I got him by surprise. One moment my sister and I were sitting on my balcony drinking wine and mourning our recently-ended relationships, the next we were in a car driving to the suburbs to see a little black kitten. “Pets are the best therapy,” she said to me. “Just do it.” A few days later, I was in another car heading home, not with the black kitten, but with his black and white brother sitting in my lap. I chose him because he was brave and boisterous, leading the pack as I watched the tiny cats play. I named him Garfunkel and welcomed him into my world.
It became apparent quite quickly that my new friend had behavioural issues, especially once he moved past the kitten stage and was still attacking people, his pupils often dilated. Some nights I hid in my room from him and cried, scared of his unpredictable fury, of the feeling of his claws digging into me and leaving angry marks on my skin for days. I didn’t understand him, or what I’d done for this to happen – I’d followed all the rules, but he wasn’t cooperating. We’d go to the vet and they’d have to call in several nurses to hold him down for something as simple as a claw trim.
I tried expensive diffusers and buying him more toys to distract him, but nothing worked. I even paid $300 to go to a cat psychologist – yes, it’s a real thing – to get some insight into why he was behaving so strangely, and whether there was anything I could do to change it. It was clear that he was hurting, that he was anxious and needed help, but I couldn’t figure out what that was.
Caring for Garfunkel has given me a new appreciation for the challenges that my parents went through with me
As frustrated as I was with Garfunkel, after a time I realised it was a window into another life, too – my parents’. At seven, I started seeing a child psychiatrist after my parents noticed strange behaviour in me, and was diagnosed with obsessive compulsive disorder. I started taking antidepressants when I was still in primary school, and was on and off them over the next decade. I was often a difficult child, and I know my parents struggled for a long time figuring out the best way to navigate my mental health issues. Caring for Garfunkel has given me a new appreciation for the challenges that my parents went through with me, and the care in which they ensured my safety and road to “okay” – whatever that means or looks like.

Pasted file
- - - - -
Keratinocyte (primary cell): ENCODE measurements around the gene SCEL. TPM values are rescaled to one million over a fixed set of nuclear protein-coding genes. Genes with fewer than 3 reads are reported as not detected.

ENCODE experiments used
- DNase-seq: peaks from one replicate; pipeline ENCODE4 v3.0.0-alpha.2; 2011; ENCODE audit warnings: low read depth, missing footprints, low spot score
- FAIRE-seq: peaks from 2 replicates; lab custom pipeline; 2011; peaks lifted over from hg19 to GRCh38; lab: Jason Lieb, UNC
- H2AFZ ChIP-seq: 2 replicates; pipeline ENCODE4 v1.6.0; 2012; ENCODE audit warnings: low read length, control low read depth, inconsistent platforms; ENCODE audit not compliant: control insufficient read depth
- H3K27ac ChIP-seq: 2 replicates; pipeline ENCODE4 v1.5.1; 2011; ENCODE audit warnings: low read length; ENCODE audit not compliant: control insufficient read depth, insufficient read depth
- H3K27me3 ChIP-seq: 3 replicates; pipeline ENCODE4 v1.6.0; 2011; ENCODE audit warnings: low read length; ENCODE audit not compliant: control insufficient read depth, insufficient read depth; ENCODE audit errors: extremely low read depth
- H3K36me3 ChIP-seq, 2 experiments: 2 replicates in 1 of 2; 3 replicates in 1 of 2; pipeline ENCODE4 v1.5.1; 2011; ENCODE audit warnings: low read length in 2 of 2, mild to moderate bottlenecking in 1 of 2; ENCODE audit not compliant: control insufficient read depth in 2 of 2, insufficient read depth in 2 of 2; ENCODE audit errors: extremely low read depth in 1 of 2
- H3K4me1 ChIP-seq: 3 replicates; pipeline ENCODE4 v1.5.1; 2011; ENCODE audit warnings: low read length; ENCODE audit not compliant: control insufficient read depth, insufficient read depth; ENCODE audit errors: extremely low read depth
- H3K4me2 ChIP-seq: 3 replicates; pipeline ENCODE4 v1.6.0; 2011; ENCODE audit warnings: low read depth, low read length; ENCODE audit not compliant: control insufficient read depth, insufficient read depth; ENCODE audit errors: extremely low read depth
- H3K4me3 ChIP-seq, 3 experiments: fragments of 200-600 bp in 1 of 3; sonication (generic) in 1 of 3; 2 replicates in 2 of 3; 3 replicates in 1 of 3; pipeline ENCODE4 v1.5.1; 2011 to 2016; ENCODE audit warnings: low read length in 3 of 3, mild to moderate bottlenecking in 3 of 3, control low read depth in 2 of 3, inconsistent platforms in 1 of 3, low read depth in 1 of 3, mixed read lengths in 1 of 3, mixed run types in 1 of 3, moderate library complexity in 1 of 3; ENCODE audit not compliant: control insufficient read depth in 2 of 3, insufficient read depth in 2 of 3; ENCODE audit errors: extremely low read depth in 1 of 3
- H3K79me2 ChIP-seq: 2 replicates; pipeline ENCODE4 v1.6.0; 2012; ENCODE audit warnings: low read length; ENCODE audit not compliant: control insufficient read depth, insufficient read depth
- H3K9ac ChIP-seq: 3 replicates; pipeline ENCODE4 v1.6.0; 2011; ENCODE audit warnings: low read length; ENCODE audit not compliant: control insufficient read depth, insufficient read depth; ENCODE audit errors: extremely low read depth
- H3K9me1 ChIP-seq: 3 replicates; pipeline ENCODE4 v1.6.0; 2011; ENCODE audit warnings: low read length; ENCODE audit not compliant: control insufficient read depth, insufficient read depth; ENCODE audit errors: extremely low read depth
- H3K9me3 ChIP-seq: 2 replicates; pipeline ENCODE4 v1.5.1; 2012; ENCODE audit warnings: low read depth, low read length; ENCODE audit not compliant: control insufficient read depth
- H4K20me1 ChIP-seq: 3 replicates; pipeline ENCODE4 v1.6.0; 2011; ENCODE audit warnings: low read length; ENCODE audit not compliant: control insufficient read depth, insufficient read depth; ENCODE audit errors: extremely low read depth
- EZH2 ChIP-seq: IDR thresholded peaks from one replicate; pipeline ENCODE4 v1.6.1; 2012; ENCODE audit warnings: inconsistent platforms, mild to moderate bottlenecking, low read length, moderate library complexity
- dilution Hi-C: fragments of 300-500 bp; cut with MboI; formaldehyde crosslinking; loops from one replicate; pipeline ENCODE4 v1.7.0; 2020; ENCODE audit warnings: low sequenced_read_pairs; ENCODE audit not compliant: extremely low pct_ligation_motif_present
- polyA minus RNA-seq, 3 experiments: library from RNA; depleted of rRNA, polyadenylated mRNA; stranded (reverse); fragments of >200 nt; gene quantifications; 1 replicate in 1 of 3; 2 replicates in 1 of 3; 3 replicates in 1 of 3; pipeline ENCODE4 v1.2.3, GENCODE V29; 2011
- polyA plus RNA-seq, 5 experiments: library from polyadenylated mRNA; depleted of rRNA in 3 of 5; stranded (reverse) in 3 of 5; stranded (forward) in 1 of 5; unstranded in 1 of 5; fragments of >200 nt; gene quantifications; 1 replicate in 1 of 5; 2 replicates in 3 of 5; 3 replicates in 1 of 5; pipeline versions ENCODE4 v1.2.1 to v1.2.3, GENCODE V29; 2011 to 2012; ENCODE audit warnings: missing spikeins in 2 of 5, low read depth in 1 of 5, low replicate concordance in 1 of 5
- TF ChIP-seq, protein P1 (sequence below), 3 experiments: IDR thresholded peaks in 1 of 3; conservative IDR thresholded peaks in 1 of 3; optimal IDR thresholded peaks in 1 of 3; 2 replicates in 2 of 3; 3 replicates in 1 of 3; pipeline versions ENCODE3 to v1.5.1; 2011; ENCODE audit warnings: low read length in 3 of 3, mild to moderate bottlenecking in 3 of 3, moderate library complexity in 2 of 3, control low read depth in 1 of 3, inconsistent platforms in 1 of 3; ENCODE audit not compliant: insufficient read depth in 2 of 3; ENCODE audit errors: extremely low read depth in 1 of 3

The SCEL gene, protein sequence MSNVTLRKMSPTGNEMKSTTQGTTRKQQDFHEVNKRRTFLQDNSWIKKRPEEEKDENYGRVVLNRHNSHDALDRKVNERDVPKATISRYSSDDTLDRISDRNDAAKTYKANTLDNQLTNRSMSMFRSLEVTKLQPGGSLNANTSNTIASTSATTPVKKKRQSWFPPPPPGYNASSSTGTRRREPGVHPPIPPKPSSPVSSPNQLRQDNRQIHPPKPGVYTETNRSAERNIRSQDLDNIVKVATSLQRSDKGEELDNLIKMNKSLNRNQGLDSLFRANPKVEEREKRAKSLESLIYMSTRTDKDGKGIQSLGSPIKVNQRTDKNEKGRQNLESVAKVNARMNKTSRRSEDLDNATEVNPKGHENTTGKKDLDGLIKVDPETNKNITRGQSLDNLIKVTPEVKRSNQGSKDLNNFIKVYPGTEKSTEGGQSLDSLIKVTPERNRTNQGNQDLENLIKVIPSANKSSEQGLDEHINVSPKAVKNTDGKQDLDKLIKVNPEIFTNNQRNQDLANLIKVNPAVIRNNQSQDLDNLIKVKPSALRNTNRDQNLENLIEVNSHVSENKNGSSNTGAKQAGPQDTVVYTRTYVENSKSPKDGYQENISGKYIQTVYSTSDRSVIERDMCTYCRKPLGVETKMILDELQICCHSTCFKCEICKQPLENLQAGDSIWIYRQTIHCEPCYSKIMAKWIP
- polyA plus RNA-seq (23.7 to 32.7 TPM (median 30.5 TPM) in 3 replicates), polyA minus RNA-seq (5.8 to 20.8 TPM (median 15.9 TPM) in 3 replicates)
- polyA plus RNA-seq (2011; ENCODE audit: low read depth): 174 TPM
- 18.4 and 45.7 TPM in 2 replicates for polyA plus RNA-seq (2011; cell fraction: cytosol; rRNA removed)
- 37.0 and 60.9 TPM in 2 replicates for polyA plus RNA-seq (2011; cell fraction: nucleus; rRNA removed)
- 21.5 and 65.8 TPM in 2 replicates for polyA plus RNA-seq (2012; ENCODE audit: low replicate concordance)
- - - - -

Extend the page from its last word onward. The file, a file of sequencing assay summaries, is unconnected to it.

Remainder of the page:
But it has also made me reflect on parenting in general, and whether or not it’s something that I am cut out for. After I turned 30 in November, something that once seemed like a distant prospect is suddenly screaming at me in technicolour – from social media feeds, in café corners, people with faces like mine holding tiny faces like theirs. To some it may seem incongruous to compare having a pet to raising a child, but my difficulties with Garfunkel have made the reality of human parenthood seem so much more pronounced, and have turned the question over and over in my head constantly. Would I do a good enough job? What if my kid was beyond any help I could give? What if they grew up to resent me? And, most of all, what if my kid inherited my illnesses?
To some it may seem incongruous to compare having a pet to raising a child, but my difficulties with Garfunkel have made the reality of human parenthood seem so much more pronounced
It hangs over first dates, crawls silently into bed. I don’t want to ask anyone whether they want kids because it seems so intense, but I have to know before anything progresses and we disappoint each other. I can’t commit to a strong yes or a strong no, so I hover somewhere in the middle. I know I don’t have to decide straight away, but having gone through all of this with my cat child, I’m scared of what might lie ahead if I ever choose to have a human one.
There is no easy answer, and maybe there never will be – life is like that sometimes. Garfunkel is four now. He trialed anti-anxiety medication recently, taking a little capsule twice a day like I did as a child. It didn’t do anything for him. We’re trying something else now, and we will until something sticks. At night he curls up against my legs, purring, and I ruffle his furry head until we both fall asleep. We do our best, and I think that’s enough.
Giselle Au-Nhien Nguyen is a freelance writer.